“No. 1, it will bring a better quality job and better paying job,” he said. “It improves the valuation of our county. Do I want this to be the next Silicon Valley? No, I don’t. But do I want it to bring jobs here that encourage professional development and encourage a higher standard of living? I do. I think that this particular project, like the one in Midlothian, will do that.”
Grayson said the construction alone would be a shot in the arm to the county with all of the tradesmen coming in to work. He noted that he’s heard it takes about 1,000 electricians to get one of these projects off the ground.
“That is the first phase,” he said. “That does not talk about the two additional phases that are standing in line behind the same project who have the potential [of seeing fruition]. If we can prove successful to them, I think they are going to continue to prove successful for us.
“We are just going to see a tremendous amount of growth,” Grayson said. “Our county has an economic trajectory that we could not plan any better. I think that these are going to be skilled jobs that are going to give us financial freedoms that we have never seen before.”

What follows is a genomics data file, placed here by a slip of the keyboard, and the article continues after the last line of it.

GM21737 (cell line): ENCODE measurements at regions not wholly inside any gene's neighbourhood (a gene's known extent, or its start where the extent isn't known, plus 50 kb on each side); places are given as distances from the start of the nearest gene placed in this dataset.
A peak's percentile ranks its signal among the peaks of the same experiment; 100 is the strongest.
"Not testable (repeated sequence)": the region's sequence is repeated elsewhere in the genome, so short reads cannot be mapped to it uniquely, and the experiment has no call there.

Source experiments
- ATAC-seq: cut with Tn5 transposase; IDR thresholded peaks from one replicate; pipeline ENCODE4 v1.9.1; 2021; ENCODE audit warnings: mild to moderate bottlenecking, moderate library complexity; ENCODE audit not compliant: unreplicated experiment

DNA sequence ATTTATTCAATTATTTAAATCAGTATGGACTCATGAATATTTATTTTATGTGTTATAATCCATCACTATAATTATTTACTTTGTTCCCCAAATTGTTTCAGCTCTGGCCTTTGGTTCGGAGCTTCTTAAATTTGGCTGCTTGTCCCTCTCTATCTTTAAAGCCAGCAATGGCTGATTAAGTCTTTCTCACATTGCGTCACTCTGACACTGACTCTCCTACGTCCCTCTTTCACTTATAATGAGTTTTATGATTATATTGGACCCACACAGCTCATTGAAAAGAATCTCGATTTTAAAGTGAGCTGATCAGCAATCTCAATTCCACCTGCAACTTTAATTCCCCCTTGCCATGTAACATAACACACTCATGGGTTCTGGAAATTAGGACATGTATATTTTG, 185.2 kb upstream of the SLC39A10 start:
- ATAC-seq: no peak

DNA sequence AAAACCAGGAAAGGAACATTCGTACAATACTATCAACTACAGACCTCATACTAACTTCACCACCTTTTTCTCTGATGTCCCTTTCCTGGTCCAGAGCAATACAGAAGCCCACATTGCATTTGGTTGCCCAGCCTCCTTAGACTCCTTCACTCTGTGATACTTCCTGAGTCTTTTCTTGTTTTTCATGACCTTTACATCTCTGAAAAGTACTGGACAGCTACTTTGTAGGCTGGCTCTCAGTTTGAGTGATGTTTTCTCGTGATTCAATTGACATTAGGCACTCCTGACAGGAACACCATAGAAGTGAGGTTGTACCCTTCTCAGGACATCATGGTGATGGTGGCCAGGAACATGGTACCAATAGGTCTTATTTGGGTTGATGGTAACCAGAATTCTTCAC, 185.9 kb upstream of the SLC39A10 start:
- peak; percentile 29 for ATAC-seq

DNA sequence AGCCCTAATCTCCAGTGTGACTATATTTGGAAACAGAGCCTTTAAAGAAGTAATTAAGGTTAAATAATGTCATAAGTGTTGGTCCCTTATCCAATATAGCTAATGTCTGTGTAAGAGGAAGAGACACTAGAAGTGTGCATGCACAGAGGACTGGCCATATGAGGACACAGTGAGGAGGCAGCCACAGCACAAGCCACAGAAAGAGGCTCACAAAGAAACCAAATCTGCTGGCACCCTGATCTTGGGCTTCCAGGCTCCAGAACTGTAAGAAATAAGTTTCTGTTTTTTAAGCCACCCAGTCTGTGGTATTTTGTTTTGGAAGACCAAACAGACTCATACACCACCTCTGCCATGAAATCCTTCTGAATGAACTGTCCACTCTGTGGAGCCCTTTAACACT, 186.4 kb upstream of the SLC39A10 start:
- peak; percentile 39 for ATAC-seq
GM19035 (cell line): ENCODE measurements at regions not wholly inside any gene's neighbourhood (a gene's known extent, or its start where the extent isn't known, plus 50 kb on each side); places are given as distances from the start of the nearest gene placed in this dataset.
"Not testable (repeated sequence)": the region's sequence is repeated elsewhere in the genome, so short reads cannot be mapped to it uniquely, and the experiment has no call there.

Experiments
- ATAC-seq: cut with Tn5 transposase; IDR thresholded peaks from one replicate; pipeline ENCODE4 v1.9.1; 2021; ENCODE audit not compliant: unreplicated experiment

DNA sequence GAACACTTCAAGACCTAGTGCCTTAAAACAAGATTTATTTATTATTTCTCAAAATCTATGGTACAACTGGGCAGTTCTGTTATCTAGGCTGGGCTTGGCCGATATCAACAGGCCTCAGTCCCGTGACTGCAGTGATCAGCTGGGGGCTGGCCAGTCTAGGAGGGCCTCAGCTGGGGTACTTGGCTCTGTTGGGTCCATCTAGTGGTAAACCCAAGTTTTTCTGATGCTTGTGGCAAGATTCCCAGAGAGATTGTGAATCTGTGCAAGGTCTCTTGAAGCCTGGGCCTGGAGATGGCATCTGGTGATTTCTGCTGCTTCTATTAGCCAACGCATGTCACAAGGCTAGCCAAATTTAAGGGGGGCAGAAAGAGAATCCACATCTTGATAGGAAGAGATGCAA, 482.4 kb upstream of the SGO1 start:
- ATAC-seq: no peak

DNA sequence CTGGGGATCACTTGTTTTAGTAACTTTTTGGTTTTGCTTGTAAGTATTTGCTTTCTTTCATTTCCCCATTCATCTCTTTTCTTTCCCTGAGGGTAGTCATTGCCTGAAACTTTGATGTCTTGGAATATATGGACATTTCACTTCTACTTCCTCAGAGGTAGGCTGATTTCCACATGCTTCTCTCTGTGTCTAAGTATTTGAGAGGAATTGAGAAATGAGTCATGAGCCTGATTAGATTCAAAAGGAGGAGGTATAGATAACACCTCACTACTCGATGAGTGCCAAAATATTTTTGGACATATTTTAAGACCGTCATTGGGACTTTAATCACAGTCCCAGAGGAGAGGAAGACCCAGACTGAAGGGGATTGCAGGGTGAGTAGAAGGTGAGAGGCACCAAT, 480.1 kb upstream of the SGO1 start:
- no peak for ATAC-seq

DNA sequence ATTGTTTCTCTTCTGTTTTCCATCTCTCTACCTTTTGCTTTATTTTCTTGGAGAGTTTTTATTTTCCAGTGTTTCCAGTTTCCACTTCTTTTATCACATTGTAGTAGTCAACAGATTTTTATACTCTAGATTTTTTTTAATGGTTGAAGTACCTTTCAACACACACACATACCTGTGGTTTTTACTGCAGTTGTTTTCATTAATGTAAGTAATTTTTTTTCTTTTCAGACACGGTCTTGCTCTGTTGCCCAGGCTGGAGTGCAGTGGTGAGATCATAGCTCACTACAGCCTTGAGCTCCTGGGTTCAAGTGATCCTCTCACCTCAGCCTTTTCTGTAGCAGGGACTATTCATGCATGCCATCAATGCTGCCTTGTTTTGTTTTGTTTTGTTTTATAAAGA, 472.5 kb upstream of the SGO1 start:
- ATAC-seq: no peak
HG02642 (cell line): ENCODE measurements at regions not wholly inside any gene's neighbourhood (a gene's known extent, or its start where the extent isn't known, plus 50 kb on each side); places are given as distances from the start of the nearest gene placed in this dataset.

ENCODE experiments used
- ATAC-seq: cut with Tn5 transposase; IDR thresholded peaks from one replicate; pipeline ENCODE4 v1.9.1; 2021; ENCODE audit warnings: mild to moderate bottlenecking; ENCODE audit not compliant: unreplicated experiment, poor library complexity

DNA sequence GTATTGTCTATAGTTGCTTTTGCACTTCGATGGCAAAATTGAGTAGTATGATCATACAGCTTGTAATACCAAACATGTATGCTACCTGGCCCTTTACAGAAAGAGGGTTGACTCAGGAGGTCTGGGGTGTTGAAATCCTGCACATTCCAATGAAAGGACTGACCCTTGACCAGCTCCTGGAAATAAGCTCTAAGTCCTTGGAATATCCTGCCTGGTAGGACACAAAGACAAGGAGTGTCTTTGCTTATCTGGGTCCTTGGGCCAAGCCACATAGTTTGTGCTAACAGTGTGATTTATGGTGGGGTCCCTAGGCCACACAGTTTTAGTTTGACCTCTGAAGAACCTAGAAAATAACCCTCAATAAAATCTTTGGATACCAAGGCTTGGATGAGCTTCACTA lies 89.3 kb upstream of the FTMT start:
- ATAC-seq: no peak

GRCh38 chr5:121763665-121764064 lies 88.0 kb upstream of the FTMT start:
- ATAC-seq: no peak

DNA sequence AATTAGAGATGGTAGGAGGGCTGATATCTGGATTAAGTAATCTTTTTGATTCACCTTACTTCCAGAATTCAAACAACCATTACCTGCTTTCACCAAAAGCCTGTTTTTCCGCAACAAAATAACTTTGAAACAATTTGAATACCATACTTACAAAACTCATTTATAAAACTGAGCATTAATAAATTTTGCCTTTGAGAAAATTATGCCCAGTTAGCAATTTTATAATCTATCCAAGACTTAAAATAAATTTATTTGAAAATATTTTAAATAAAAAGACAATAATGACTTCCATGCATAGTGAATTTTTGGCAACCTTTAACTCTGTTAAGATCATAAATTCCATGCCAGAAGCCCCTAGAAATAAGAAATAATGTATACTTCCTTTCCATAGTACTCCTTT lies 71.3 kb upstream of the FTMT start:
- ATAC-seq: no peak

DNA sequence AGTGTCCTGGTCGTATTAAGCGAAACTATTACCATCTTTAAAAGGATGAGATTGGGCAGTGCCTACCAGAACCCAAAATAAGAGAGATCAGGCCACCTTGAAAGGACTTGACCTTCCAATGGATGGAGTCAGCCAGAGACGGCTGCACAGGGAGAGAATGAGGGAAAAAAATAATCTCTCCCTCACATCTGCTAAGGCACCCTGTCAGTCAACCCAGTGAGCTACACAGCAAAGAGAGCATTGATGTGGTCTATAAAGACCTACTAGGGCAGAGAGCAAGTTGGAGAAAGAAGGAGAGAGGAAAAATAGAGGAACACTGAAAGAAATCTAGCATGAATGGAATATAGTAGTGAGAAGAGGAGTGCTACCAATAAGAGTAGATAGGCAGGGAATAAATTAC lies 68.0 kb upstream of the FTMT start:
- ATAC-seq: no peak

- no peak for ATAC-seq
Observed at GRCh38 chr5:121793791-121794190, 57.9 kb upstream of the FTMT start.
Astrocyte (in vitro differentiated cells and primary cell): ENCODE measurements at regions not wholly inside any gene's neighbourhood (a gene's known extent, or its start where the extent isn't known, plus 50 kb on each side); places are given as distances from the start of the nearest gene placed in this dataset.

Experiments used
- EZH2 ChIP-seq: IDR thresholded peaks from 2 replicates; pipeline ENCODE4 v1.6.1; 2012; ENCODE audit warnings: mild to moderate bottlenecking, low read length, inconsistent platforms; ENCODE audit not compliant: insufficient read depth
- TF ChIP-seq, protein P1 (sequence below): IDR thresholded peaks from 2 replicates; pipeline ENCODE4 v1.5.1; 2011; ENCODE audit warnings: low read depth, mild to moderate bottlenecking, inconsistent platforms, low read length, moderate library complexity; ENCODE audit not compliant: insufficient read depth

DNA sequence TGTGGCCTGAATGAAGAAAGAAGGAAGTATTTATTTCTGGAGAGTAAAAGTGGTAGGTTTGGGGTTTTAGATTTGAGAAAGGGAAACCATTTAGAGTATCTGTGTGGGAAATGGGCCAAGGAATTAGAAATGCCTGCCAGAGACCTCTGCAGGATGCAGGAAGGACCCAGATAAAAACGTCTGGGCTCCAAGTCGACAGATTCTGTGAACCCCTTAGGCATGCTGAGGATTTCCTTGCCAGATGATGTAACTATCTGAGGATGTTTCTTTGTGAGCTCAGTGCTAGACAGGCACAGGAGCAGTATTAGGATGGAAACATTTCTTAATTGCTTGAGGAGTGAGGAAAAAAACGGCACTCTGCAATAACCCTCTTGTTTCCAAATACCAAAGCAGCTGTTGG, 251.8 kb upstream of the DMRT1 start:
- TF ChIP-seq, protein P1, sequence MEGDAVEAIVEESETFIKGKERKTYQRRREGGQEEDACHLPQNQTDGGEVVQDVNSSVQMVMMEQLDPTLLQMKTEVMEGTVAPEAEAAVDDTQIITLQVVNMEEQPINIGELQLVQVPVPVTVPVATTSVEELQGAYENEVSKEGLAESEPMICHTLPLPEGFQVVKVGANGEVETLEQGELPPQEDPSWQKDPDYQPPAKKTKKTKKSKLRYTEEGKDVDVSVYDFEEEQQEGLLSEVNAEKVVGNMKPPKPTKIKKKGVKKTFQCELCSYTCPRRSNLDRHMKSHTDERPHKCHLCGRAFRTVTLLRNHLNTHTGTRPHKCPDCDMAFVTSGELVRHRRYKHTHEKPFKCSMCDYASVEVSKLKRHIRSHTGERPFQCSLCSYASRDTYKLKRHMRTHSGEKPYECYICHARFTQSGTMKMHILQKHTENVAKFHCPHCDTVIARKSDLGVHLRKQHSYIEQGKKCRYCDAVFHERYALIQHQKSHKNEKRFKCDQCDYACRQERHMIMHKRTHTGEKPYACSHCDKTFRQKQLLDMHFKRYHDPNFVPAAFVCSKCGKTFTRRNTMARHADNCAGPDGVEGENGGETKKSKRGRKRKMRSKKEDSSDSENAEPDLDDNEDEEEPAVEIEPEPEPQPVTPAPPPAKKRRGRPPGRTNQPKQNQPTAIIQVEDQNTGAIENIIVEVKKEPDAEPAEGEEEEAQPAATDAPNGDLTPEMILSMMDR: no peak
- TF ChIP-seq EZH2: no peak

This is the second Google-related abatement approved by the commissioners court. The first was approved in July 2018 for a $500 million Google data center to be built on 375 acres in Midlothian’s Railport Industrial Park located off of U.S. Highway 67.
The Midlothian project abatements from the county were for 85-percent on building and improvements and for 100-percent on business personal property, with each for a 10-year period. The Midlothian project will also, at a minimum, create 40 full-time jobs. A groundbreaking for the data center was held in June.
Google’s Global revenue in 2018 was reported at $136 billion, with 98,771 full-time employees.
In December 2018, Google was ranked first among the most visited multi-platform web properties in the United States, with close to 246 million U.S. unique visitors. According to the website, Statista, Google processes more than 40,000 search queries every second on average, which translates to more than 3.6 billion searches per day and 1.2 trillion searches per year worldwide.